Lessons Learned from a Bring Your Own Device Project
I spent a lot of last summer working with a large enterprise IT department transition from company-owned Blackberries to employee-owned devices. Here's what I took away from the experience.
I spent a lot of last summer working with a large enterprise IT department on their transition from company-owned Blackberry devices to employee-owned devices. This was a BYOD (Bring Your Own Device) project much like many companies are now considering. Being involved in the real-life execution of the strategy is, to say the least, a learning experience. This article is titled "Lessons Learned," but it does not include every lesson learned. That would be too much reading! Instead, I have listed some key points that are likely to apply to most enterprises considering a BYOD plan.
1. Not Everyone Wants to Bring Their Own Device
It is probably hard for some of us to imagine, but not every employee is into smart devices. A lot of employees do not want to worry about picking a device and a plan. The smartest phone they have is the one provided by the company, and they have no desire to pay out of their own pocket for anything else. As an example, while communicating the policy to groups of employees, I saw two contrasting reactions on the same day. One extreme was a couple of employees who swore that they would never turn in their Blackberry and Air Card to be part of our little BYOD shell game. The other extreme was a new employee who was already an iPhone/iPad enthusiast and was delighted that he was going to get reimbursed for using the devices he already had. Be prepared to have good options and answers for both extremes.
2. You Don’t Have to Support Every Phone
Often we hear the BYOD concept stated as "any device the employee chooses". There are a lot of factors to consider when vetting which devices to support. If you are using a Mobile Device Management tool (MDM), the MDM provider will provide a list of devices that they support. That's a good way to start your own shorter list.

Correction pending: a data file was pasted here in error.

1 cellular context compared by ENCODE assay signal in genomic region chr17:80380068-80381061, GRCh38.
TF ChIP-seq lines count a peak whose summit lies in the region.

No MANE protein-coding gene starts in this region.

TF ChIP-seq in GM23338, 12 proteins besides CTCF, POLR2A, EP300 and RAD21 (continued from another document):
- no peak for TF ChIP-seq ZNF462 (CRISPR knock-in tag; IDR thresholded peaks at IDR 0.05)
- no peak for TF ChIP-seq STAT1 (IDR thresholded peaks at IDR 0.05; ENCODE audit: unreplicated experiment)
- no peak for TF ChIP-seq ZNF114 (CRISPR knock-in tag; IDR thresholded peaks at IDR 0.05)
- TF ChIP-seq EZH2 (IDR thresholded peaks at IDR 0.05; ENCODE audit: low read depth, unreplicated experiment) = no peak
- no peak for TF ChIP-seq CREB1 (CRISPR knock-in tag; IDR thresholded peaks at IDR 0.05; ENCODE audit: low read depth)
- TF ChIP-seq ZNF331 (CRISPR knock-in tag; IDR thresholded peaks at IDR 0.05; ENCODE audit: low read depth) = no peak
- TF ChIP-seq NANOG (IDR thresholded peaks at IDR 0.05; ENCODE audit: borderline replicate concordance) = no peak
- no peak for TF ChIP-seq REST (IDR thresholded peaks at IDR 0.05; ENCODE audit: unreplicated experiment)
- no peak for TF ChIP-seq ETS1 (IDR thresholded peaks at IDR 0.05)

Next you'll want to determine the version of iOS, Windows or Android you will support. Don't decide that you'll support "3.x or better"; "better" is not always better. Different versions of operating systems offer varying encryption and VPN capabilities. With Android, even different devices using the same version work quite differently.
After you narrow down device models based on compatibility, you'll want to determine what features most employees will need. If employees need tethering or wireless hotspot capabilities, make sure that the devices they can choose from will support it. Finally, it's a good idea to weed out any flimsy phones that you would not want to recommend that anyone purchase for the workplace. Even though employees are choosing, you are still the expert on what works for your environment.
Some organizations have a very short list of devices. For example, Nike Inc. has a well-publicized BYOD strategy. They chose to begin by only supporting iPhones and iPads. This allows them to still manage expectations for compatibility, even though employees are providing the device. Nike's plan is to add other devices as they are tested for compatibility.
One advantage to having a short list of supported devices is that self-support will be simpler. Many companies rushing to a BYOD-model plan to rely on "device champions", i.e., device enthusiasts who help other employees with issues through support forums, wikis, etc. The fewer devices that are in use in your enterprise, the more likely that this model will lead to enough content to actually provide answers specific to the same device.